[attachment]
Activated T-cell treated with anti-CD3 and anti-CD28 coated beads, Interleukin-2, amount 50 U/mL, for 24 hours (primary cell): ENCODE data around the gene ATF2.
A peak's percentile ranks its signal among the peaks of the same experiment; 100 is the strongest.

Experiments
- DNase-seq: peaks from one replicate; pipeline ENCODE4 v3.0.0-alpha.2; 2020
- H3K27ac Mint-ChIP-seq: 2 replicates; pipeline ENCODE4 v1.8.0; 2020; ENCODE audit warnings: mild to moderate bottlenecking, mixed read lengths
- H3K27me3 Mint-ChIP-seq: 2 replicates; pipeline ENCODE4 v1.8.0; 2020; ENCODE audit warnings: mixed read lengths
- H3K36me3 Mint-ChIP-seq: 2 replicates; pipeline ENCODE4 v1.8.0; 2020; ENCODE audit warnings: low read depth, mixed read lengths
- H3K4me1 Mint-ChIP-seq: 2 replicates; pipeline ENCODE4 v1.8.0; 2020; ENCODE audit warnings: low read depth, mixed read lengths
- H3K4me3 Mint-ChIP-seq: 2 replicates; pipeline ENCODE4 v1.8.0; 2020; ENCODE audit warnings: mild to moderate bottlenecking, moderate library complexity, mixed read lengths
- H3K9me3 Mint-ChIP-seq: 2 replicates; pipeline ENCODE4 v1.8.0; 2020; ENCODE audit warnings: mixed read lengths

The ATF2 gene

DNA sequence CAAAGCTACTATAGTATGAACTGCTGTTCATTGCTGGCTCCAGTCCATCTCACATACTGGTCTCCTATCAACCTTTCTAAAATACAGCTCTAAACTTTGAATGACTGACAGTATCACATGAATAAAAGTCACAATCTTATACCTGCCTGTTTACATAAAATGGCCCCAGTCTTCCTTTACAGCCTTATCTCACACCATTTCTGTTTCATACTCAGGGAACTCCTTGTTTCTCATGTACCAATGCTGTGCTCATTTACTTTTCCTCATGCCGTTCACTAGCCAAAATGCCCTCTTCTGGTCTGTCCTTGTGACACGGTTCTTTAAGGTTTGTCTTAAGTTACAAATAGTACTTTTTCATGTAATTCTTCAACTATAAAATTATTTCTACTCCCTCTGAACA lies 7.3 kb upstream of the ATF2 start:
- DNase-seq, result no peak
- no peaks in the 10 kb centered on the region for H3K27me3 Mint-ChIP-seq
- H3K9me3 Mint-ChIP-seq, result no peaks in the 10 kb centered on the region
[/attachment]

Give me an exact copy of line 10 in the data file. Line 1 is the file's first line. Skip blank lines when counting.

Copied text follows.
- H3K9me3 Mint-ChIP-seq: 2 replicates; pipeline ENCODE4 v1.8.0; 2020; ENCODE audit warnings: mixed read lengths